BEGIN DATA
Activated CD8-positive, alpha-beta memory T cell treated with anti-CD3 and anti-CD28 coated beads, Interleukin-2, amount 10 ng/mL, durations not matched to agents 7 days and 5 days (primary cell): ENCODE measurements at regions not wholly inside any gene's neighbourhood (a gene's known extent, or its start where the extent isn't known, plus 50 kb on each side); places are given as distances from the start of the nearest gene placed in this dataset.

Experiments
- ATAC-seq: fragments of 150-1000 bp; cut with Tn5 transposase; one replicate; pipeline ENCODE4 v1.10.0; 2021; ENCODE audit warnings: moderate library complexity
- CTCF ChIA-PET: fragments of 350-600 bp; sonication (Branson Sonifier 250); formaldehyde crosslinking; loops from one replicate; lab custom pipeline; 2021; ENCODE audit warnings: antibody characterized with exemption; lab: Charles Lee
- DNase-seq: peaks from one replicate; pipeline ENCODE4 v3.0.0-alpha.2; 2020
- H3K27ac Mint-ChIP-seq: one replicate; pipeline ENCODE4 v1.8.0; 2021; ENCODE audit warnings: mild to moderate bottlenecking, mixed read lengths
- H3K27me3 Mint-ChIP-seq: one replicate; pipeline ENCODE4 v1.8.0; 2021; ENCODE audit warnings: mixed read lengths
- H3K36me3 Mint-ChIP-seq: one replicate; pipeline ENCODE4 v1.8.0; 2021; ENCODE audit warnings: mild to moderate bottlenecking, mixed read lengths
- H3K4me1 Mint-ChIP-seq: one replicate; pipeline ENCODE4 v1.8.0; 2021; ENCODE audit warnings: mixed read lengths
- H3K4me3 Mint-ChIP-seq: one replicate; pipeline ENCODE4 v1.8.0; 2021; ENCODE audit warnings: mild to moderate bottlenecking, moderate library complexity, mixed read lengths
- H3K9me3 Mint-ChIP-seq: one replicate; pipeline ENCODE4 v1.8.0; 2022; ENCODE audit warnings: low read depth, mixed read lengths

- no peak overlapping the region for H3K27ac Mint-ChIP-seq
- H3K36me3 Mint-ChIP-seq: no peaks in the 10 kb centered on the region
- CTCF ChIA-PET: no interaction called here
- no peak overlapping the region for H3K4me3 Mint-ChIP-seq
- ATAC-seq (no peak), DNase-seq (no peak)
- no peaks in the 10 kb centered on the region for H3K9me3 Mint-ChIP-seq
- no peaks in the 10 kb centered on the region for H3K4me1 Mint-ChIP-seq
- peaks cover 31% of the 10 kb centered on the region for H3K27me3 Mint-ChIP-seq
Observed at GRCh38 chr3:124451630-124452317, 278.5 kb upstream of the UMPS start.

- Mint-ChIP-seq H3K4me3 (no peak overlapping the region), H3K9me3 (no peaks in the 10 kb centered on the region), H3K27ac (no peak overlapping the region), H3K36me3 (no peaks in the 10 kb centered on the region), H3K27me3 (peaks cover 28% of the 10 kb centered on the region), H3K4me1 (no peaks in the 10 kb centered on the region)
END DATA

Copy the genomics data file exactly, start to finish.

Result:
Activated CD8-positive, alpha-beta memory T cell treated with anti-CD3 and anti-CD28 coated beads, Interleukin-2, amount 10 ng/mL, durations not matched to agents 7 days and 5 days (primary cell): ENCODE measurements at regions not wholly inside any gene's neighbourhood (a gene's known extent, or its start where the extent isn't known, plus 50 kb on each side); places are given as distances from the start of the nearest gene placed in this dataset.

Experiments
- ATAC-seq: fragments of 150-1000 bp; cut with Tn5 transposase; one replicate; pipeline ENCODE4 v1.10.0; 2021; ENCODE audit warnings: moderate library complexity
- CTCF ChIA-PET: fragments of 350-600 bp; sonication (Branson Sonifier 250); formaldehyde crosslinking; loops from one replicate; lab custom pipeline; 2021; ENCODE audit warnings: antibody characterized with exemption; lab: Charles Lee
- DNase-seq: peaks from one replicate; pipeline ENCODE4 v3.0.0-alpha.2; 2020
- H3K27ac Mint-ChIP-seq: one replicate; pipeline ENCODE4 v1.8.0; 2021; ENCODE audit warnings: mild to moderate bottlenecking, mixed read lengths
- H3K27me3 Mint-ChIP-seq: one replicate; pipeline ENCODE4 v1.8.0; 2021; ENCODE audit warnings: mixed read lengths
- H3K36me3 Mint-ChIP-seq: one replicate; pipeline ENCODE4 v1.8.0; 2021; ENCODE audit warnings: mild to moderate bottlenecking, mixed read lengths
- H3K4me1 Mint-ChIP-seq: one replicate; pipeline ENCODE4 v1.8.0; 2021; ENCODE audit warnings: mixed read lengths
- H3K4me3 Mint-ChIP-seq: one replicate; pipeline ENCODE4 v1.8.0; 2021; ENCODE audit warnings: mild to moderate bottlenecking, moderate library complexity, mixed read lengths
- H3K9me3 Mint-ChIP-seq: one replicate; pipeline ENCODE4 v1.8.0; 2022; ENCODE audit warnings: low read depth, mixed read lengths

- no peak overlapping the region for H3K27ac Mint-ChIP-seq
- H3K36me3 Mint-ChIP-seq: no peaks in the 10 kb centered on the region
- CTCF ChIA-PET: no interaction called here
- no peak overlapping the region for H3K4me3 Mint-ChIP-seq
- ATAC-seq (no peak), DNase-seq (no peak)
- no peaks in the 10 kb centered on the region for H3K9me3 Mint-ChIP-seq
- no peaks in the 10 kb centered on the region for H3K4me1 Mint-ChIP-seq
- peaks cover 31% of the 10 kb centered on the region for H3K27me3 Mint-ChIP-seq
Observed at GRCh38 chr3:124451630-124452317, 278.5 kb upstream of the UMPS start.

- Mint-ChIP-seq H3K4me3 (no peak overlapping the region), H3K9me3 (no peaks in the 10 kb centered on the region), H3K27ac (no peak overlapping the region), H3K36me3 (no peaks in the 10 kb centered on the region), H3K27me3 (peaks cover 28% of the 10 kb centered on the region), H3K4me1 (no peaks in the 10 kb centered on the region)